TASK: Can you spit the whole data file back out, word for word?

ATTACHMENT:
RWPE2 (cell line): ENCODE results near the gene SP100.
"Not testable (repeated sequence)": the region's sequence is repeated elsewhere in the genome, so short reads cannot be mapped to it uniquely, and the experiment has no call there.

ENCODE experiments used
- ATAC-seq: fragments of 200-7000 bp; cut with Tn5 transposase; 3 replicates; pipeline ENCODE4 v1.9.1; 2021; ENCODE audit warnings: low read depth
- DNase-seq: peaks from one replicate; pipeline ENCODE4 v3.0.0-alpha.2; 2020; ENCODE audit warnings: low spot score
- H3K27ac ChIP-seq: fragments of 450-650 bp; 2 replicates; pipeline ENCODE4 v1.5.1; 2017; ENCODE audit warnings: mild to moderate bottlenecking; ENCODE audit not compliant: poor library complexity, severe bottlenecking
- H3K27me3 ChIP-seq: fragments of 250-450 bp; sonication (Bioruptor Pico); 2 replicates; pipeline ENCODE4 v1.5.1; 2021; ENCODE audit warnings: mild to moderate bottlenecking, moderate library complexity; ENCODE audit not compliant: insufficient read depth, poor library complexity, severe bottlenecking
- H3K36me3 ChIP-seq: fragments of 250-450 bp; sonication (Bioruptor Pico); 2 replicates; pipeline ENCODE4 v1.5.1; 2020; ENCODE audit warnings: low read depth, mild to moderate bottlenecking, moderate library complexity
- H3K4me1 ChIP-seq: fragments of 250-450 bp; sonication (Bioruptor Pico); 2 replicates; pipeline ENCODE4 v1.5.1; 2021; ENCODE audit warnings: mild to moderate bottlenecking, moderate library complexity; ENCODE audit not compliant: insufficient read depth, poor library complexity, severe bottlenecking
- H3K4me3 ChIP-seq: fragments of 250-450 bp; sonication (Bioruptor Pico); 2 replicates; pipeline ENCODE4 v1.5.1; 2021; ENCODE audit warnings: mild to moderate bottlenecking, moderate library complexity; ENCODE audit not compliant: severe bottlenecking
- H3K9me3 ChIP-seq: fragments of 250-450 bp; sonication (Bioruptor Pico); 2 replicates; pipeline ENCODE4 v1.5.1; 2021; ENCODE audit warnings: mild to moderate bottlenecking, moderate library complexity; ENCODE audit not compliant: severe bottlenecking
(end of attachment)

RWPE2 (cell line): ENCODE results near the gene SP100.
"Not testable (repeated sequence)": the region's sequence is repeated elsewhere in the genome, so short reads cannot be mapped to it uniquely, and the experiment has no call there.

ENCODE experiments used
- ATAC-seq: fragments of 200-7000 bp; cut with Tn5 transposase; 3 replicates; pipeline ENCODE4 v1.9.1; 2021; ENCODE audit warnings: low read depth
- DNase-seq: peaks from one replicate; pipeline ENCODE4 v3.0.0-alpha.2; 2020; ENCODE audit warnings: low spot score
- H3K27ac ChIP-seq: fragments of 450-650 bp; 2 replicates; pipeline ENCODE4 v1.5.1; 2017; ENCODE audit warnings: mild to moderate bottlenecking; ENCODE audit not compliant: poor library complexity, severe bottlenecking
- H3K27me3 ChIP-seq: fragments of 250-450 bp; sonication (Bioruptor Pico); 2 replicates; pipeline ENCODE4 v1.5.1; 2021; ENCODE audit warnings: mild to moderate bottlenecking, moderate library complexity; ENCODE audit not compliant: insufficient read depth, poor library complexity, severe bottlenecking
- H3K36me3 ChIP-seq: fragments of 250-450 bp; sonication (Bioruptor Pico); 2 replicates; pipeline ENCODE4 v1.5.1; 2020; ENCODE audit warnings: low read depth, mild to moderate bottlenecking, moderate library complexity
- H3K4me1 ChIP-seq: fragments of 250-450 bp; sonication (Bioruptor Pico); 2 replicates; pipeline ENCODE4 v1.5.1; 2021; ENCODE audit warnings: mild to moderate bottlenecking, moderate library complexity; ENCODE audit not compliant: insufficient read depth, poor library complexity, severe bottlenecking
- H3K4me3 ChIP-seq: fragments of 250-450 bp; sonication (Bioruptor Pico); 2 replicates; pipeline ENCODE4 v1.5.1; 2021; ENCODE audit warnings: mild to moderate bottlenecking, moderate library complexity; ENCODE audit not compliant: severe bottlenecking
- H3K9me3 ChIP-seq: fragments of 250-450 bp; sonication (Bioruptor Pico); 2 replicates; pipeline ENCODE4 v1.5.1; 2021; ENCODE audit warnings: mild to moderate bottlenecking, moderate library complexity; ENCODE audit not compliant: severe bottlenecking